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Is there a general formula for the number of distinguishable arrangements of length $\ell$ of a sequence of size $s$, given the repeated elements? So,

For example, would there be a general formula to solve the problem:

How many distinguishable 5-letter arrangements are there of the word "PROBABILITY" ?

I'm looking for a general formula.

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This may indeed be "overkill", but there is a fairly simple general formula for the exponential generating function. Let $n_i$ be the number of times the $i$th letter is repeated - the order we put the letters in doesn't matter of course. In your example, if we put the word PROBABILITY we have one P, one R, one O, two B's, one A, two I's, one L, one T, and one Y, so we get $$(n_1, ..., n_8) = (1,1,1,2,1,2,1,1)$$ if I've counted correctly. Now let $a_l$ be the number of words of length $l$, and $m$ be the number of distinct letters. I claim $$\sum_l \frac{a_l}{l!} x^l = \prod_{i=1}^m \sum_{j=0}^{n_i} \frac{x^i}{i!};$$ in your example this is $$\sum_l \frac{a_l}{l!} x^l = (1+x)^6(1+x + x^2/2)^2$$ since we have $7$ letters appearing once and $2$ letters appearing twice each. So if you want to know the number of such words with a specific length, you can extract that coefficient (probably with a computer). In this case we get $$ (1+x)^7(1+x + x^2/2)^2 = 1 + 9x + 37x^2 + 92x^3 + 617/4 x^4 + 735/4x^5 + ...$$

and so the answer is $735/4 *5!$.

To see this, note that if we restrict ourselves to a given (multi)-set of letters (with possible repititions) and require that our word have all of these letters (each letter repeated as many times as it appears in our multiset, we can count the number of words by the so-called multinomial coefficient - if we have $r_i$ of the $i$th letters, the total number of words is $${ r_1 + \ldots + r_m \choose r_1, \ldots , r_m} :=\frac{(r_1 + ... + r_m)!}{r_1!...r_m!}$$ since we may choose any permutation of the total set of symbols with repetition, and then divide out the number of permutations of the like symbols.

Now consider the expansion of the right-hand side above: if we choose to use the $r_i$th power in the $i$th factor, we get the term $$\frac{x^{r_1 + ... + r_m}}{r_1! ... r_m!} = \frac{x^s}{s!} {s \choose r_1, ..., r_m} $$ where $s = \sum_i r_i$; and then summing all the terms gives the desired formula.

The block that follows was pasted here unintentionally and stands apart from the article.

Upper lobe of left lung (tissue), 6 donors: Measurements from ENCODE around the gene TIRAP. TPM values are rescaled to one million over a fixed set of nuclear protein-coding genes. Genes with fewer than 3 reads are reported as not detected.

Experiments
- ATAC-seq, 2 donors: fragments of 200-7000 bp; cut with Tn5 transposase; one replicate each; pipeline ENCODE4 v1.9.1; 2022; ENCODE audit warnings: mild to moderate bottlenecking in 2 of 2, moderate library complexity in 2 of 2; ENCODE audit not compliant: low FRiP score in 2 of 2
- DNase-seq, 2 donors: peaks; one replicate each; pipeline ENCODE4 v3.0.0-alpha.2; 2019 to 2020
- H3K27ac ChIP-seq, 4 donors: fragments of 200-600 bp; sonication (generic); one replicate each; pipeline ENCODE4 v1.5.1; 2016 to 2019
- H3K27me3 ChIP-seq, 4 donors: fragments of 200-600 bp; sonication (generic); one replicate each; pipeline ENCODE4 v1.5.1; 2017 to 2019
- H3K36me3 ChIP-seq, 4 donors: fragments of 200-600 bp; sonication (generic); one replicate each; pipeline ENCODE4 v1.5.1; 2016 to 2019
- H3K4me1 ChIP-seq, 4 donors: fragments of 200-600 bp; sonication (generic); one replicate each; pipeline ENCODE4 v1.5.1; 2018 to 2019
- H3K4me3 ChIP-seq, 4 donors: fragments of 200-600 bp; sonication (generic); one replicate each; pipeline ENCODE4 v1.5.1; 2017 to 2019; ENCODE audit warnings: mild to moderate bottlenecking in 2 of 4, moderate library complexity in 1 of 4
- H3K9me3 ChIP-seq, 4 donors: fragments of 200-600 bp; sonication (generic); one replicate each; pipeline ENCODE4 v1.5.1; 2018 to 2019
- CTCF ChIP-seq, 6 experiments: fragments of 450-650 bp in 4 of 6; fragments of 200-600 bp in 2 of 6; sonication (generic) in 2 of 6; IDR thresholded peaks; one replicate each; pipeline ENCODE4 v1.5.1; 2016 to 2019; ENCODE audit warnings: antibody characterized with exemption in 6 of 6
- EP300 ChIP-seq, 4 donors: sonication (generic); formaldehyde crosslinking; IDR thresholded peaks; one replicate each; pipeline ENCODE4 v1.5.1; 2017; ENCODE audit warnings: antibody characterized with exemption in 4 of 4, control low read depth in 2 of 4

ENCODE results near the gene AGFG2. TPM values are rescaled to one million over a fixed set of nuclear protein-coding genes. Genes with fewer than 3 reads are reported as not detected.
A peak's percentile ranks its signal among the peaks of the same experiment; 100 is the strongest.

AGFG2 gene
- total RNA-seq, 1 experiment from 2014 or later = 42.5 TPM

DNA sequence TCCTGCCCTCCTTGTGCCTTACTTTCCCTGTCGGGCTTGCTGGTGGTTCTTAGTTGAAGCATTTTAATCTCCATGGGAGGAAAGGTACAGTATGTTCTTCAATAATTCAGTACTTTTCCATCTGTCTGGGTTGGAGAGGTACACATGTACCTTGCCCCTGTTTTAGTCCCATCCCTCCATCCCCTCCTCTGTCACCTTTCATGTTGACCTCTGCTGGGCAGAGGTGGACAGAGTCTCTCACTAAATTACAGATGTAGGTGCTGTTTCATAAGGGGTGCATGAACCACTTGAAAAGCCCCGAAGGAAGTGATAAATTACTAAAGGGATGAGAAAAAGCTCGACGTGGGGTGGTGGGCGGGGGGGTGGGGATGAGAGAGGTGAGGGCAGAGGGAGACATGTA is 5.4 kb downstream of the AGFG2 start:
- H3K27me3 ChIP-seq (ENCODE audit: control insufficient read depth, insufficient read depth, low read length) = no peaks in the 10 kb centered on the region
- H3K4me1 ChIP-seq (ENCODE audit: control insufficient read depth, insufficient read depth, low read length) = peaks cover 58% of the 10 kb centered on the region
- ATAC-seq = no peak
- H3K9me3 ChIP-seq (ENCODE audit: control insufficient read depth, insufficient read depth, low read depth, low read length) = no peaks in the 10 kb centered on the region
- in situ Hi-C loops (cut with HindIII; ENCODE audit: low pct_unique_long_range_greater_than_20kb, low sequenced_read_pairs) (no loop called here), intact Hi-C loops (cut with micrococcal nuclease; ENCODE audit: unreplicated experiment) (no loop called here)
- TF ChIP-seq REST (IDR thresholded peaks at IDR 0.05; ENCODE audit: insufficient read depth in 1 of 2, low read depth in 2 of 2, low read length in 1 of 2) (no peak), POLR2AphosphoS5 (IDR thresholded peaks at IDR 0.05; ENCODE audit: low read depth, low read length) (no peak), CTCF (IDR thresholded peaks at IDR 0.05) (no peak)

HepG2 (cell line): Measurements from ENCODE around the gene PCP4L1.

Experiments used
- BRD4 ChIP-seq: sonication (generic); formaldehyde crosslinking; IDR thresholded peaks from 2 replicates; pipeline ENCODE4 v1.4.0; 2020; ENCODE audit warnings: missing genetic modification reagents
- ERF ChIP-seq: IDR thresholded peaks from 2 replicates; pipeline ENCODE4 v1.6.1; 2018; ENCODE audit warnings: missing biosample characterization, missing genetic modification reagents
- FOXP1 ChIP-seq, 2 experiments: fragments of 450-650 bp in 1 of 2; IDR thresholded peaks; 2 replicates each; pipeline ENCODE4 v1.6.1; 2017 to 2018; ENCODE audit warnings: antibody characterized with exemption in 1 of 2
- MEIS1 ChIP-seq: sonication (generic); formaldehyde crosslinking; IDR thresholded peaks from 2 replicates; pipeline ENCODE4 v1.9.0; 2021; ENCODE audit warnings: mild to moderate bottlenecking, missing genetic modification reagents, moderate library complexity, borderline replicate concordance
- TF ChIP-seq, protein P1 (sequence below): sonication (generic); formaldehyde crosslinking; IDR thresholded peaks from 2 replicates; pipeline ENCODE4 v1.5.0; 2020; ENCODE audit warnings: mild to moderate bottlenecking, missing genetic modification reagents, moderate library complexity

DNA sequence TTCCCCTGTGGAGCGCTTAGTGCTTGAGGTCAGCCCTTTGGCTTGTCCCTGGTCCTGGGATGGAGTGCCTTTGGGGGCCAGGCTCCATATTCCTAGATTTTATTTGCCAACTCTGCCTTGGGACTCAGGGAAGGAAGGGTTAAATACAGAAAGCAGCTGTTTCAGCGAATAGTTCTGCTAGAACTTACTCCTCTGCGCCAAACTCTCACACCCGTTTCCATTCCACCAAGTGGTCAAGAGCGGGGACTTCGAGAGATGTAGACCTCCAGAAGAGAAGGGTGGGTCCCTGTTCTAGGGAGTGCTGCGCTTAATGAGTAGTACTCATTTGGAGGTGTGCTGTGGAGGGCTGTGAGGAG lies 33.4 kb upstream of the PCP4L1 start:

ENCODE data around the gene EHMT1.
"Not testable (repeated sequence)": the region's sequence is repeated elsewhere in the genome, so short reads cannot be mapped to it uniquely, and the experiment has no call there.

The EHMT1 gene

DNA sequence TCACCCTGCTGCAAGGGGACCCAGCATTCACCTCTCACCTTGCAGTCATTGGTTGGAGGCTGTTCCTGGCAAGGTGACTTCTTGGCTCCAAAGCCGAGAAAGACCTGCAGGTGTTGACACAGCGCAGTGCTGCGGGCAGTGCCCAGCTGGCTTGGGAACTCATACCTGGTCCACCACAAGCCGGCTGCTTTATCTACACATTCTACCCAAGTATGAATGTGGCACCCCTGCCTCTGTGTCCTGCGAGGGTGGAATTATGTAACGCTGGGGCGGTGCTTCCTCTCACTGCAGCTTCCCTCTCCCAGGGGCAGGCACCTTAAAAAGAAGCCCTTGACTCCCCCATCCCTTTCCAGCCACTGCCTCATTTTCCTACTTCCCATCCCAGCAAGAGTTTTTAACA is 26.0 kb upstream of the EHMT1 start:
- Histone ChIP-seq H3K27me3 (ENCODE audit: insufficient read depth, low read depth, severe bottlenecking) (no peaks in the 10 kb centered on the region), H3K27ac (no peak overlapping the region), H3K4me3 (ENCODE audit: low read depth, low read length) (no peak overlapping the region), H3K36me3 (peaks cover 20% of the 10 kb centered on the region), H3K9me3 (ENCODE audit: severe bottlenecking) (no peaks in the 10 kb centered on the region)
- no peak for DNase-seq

The same analysis shows that the answer is $$a_l = \sum_{r_1 + ... + r_m = l, r_i \leq n_i} {l \choose r_1, \ldots, r_m}$$ although this is not as pretty.

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I assume the problem is to find the number of $5$-letter words that can be formed, where we can use a letter no more times than it appears in PROBABILITY.

There is no useful general formula. The closest I could get would be to use generating functions, which are certainly overkill for the concrete problem you mentioned. I think it is best to attack this problem by breaking the words up into types, then counting and adding. We have two $B$, two I, and seven single letters. Our words are of four types:

(i) Two B, two I, and a single;

(ii) Two B, the rest singles;

(iii) Two I, the rest singles;

(iv) All singles.

For type (i), we can choose where the B's go in $\binom{5}{2}$ ways. For each of these ways we can choose where the I's go in $\binom{3}{2}$ ways, and for each choice of location for the B's and I's choose a letter from the remaining $7$, for a total of $\binom{5}{2}\binom{3}{2}(7)$.

For type (ii), decide where the B's go in $\binom{5}{2}$ ways. Then we have $8$ letters left, since the I can be used, but not twice. We can fill the $3$ empty spots in $(8)(7)(6)$ ways, for a total of $\binom{5}{2}(8)(7)(6)$ ways.

For type (iii) the analysis and answer are the same as for (ii).

For type (iv), we have $9$ distinct letters, and can do the job in $(9)(8)(7)(6)(5)$ ways.

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